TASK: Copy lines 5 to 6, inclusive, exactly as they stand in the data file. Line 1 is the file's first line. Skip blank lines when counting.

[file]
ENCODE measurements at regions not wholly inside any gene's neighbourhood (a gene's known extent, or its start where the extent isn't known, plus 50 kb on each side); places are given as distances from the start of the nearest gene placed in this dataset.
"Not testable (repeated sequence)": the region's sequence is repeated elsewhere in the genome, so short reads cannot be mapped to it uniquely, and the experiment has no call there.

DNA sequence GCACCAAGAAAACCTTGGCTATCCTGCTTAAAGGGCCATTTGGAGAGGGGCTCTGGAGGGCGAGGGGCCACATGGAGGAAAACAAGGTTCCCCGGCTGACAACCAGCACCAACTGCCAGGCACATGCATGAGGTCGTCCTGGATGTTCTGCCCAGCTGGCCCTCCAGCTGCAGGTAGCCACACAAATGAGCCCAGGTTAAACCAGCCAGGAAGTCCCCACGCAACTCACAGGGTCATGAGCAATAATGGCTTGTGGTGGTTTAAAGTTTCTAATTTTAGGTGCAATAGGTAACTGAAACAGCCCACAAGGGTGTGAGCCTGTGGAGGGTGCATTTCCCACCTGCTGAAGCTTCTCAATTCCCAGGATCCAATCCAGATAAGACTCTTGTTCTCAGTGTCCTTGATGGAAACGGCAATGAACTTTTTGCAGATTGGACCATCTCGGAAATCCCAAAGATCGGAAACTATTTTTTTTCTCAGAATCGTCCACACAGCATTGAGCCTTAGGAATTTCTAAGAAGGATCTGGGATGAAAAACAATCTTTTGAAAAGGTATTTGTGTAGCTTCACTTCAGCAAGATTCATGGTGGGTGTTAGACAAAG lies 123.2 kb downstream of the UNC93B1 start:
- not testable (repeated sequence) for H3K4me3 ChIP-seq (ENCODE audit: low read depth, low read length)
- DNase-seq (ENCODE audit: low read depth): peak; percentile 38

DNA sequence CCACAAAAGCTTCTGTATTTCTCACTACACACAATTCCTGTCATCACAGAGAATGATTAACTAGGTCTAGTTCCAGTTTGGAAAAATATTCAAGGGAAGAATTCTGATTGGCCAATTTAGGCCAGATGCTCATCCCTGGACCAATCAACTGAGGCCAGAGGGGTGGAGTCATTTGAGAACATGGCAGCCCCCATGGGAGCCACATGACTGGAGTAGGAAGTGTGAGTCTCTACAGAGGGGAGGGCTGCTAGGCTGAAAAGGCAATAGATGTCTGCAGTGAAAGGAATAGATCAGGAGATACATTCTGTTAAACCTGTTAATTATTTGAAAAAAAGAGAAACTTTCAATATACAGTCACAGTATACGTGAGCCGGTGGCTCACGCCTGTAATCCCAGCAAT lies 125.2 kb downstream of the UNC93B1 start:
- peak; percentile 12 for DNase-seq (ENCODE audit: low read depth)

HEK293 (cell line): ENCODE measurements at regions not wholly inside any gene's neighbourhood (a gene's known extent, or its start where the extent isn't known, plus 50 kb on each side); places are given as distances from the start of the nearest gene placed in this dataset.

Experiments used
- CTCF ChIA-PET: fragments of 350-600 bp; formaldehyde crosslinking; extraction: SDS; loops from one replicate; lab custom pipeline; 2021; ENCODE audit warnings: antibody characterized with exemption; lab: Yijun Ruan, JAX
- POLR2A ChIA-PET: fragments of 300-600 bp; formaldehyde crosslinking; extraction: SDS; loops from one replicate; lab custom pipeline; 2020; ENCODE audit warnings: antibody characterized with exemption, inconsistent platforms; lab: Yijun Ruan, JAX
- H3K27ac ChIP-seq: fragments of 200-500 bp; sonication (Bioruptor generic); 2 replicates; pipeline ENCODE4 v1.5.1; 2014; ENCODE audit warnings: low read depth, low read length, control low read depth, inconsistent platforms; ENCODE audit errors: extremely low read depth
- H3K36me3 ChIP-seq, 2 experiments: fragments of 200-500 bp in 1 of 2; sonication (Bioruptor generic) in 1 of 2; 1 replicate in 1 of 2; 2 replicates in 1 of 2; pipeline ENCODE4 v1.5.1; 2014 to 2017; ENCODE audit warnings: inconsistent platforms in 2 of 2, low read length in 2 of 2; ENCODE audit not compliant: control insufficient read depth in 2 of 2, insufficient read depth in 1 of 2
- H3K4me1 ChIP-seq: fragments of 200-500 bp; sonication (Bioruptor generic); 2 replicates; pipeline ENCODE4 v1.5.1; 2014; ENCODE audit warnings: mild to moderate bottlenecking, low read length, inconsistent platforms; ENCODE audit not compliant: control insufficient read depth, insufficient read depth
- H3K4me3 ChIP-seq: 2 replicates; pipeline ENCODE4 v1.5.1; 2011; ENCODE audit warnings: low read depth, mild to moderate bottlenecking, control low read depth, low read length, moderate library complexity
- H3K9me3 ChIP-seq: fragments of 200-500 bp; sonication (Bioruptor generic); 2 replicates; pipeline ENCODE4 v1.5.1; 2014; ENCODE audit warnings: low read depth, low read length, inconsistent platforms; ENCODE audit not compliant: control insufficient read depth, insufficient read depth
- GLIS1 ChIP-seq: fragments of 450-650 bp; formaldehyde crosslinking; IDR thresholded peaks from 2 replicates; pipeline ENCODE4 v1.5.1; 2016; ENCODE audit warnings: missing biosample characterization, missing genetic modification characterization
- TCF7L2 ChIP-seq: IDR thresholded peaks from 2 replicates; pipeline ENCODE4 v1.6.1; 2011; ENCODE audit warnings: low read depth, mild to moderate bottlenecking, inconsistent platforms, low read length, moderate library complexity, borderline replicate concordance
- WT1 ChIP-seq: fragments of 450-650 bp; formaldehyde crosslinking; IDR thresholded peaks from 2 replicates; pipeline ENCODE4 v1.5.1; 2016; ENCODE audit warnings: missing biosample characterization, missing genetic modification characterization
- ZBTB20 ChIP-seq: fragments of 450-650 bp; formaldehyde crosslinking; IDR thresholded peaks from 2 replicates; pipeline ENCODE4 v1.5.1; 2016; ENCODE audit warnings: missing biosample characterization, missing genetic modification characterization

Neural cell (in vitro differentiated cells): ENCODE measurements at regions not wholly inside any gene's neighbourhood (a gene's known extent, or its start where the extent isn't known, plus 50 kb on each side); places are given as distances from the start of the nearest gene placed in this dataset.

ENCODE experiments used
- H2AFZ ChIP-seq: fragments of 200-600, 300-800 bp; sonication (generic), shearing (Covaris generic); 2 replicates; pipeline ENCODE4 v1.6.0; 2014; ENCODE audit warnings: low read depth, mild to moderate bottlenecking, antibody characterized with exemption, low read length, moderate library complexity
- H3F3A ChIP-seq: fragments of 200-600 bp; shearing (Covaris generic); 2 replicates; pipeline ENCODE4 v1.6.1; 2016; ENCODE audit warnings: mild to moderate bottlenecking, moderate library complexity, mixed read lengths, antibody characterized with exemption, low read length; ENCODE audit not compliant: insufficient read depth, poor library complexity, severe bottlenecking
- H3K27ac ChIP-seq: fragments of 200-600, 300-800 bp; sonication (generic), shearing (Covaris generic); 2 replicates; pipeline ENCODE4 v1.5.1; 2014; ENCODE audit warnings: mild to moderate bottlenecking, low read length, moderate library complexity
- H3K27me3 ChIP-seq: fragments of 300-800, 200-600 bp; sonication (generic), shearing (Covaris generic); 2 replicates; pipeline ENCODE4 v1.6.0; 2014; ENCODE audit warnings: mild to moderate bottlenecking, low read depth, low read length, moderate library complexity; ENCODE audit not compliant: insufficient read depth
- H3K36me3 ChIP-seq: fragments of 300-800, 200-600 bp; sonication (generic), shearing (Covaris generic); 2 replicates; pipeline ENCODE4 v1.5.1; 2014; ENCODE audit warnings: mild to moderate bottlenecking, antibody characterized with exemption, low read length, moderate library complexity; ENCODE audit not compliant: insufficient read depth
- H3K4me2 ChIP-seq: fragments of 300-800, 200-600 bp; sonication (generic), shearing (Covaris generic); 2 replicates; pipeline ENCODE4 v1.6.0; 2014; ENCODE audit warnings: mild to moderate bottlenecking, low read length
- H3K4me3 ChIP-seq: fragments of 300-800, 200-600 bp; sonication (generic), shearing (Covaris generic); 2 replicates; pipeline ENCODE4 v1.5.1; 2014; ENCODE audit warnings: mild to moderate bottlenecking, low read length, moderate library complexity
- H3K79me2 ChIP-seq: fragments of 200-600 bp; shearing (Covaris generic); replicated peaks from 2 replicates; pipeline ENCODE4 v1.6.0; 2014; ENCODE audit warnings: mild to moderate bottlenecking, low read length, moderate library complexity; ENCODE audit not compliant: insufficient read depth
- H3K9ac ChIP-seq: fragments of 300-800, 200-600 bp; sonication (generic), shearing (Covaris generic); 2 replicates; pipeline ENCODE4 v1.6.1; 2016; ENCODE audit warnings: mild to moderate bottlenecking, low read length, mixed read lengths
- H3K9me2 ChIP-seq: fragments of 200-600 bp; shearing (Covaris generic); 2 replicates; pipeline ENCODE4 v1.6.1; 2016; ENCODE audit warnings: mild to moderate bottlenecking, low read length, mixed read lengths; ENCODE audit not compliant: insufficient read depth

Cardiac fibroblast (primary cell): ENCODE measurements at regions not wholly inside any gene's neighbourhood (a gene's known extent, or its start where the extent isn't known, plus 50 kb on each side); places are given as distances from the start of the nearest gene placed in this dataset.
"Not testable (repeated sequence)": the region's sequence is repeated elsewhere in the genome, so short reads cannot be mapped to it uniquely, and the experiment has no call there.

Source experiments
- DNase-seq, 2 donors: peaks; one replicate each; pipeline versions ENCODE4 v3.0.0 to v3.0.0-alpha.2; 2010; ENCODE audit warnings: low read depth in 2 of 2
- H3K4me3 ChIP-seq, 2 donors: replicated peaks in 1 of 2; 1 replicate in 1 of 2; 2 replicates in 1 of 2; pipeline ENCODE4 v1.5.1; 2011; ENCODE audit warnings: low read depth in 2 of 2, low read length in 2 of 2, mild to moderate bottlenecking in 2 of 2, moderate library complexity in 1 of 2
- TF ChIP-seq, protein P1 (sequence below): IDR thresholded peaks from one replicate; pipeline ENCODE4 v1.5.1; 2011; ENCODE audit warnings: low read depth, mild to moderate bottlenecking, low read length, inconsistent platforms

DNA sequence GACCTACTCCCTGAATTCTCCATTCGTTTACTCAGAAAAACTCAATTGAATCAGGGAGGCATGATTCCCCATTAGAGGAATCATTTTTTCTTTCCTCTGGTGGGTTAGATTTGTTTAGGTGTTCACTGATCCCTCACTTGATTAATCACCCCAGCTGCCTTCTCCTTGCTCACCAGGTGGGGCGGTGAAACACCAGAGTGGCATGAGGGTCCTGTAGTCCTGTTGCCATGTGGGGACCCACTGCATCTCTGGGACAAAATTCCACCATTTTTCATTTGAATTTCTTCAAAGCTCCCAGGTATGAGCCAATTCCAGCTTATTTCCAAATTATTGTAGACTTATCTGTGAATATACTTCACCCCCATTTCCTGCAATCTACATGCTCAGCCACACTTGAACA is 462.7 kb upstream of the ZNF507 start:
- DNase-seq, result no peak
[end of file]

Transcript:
- DNase-seq (ENCODE audit: low read depth): peak; percentile 38

DNA sequence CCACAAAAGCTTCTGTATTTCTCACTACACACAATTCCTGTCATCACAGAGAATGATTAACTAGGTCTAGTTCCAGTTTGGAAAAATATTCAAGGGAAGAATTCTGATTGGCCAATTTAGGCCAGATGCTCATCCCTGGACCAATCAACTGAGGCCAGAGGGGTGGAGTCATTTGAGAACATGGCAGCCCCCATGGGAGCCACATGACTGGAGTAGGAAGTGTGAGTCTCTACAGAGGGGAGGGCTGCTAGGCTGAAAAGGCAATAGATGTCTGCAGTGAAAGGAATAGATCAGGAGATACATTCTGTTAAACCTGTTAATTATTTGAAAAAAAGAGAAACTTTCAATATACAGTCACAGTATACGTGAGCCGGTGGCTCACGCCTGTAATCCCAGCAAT lies 125.2 kb downstream of the UNC93B1 start: